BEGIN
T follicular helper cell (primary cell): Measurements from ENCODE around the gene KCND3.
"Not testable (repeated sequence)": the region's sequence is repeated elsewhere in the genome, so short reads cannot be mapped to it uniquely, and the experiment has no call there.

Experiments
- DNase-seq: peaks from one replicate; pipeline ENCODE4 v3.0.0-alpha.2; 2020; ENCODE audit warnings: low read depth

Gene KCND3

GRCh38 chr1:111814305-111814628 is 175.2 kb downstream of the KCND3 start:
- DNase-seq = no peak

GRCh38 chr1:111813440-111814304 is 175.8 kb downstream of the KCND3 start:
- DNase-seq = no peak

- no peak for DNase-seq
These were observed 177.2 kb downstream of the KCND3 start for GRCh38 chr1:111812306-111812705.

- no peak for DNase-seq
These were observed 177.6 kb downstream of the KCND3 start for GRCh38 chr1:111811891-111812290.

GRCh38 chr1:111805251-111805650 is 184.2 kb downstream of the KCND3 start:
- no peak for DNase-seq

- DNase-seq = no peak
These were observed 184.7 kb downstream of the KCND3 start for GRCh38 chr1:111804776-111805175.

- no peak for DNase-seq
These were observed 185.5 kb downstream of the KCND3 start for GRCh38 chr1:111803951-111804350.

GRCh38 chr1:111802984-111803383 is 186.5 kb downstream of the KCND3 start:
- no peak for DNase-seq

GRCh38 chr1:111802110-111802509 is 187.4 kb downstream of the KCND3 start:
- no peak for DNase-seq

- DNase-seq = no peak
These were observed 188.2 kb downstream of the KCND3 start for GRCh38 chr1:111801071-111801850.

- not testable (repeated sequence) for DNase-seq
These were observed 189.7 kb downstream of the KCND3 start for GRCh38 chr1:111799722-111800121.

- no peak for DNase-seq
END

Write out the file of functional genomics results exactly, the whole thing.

T follicular helper cell (primary cell): Measurements from ENCODE around the gene KCND3.
"Not testable (repeated sequence)": the region's sequence is repeated elsewhere in the genome, so short reads cannot be mapped to it uniquely, and the experiment has no call there.

Experiments
- DNase-seq: peaks from one replicate; pipeline ENCODE4 v3.0.0-alpha.2; 2020; ENCODE audit warnings: low read depth

Gene KCND3

GRCh38 chr1:111814305-111814628 is 175.2 kb downstream of the KCND3 start:
- DNase-seq = no peak

GRCh38 chr1:111813440-111814304 is 175.8 kb downstream of the KCND3 start:
- DNase-seq = no peak

- no peak for DNase-seq
These were observed 177.2 kb downstream of the KCND3 start for GRCh38 chr1:111812306-111812705.

- no peak for DNase-seq
These were observed 177.6 kb downstream of the KCND3 start for GRCh38 chr1:111811891-111812290.

GRCh38 chr1:111805251-111805650 is 184.2 kb downstream of the KCND3 start:
- no peak for DNase-seq

- DNase-seq = no peak
These were observed 184.7 kb downstream of the KCND3 start for GRCh38 chr1:111804776-111805175.

- no peak for DNase-seq
These were observed 185.5 kb downstream of the KCND3 start for GRCh38 chr1:111803951-111804350.

GRCh38 chr1:111802984-111803383 is 186.5 kb downstream of the KCND3 start:
- no peak for DNase-seq

GRCh38 chr1:111802110-111802509 is 187.4 kb downstream of the KCND3 start:
- no peak for DNase-seq

- DNase-seq = no peak
These were observed 188.2 kb downstream of the KCND3 start for GRCh38 chr1:111801071-111801850.

- not testable (repeated sequence) for DNase-seq
These were observed 189.7 kb downstream of the KCND3 start for GRCh38 chr1:111799722-111800121.

- no peak for DNase-seq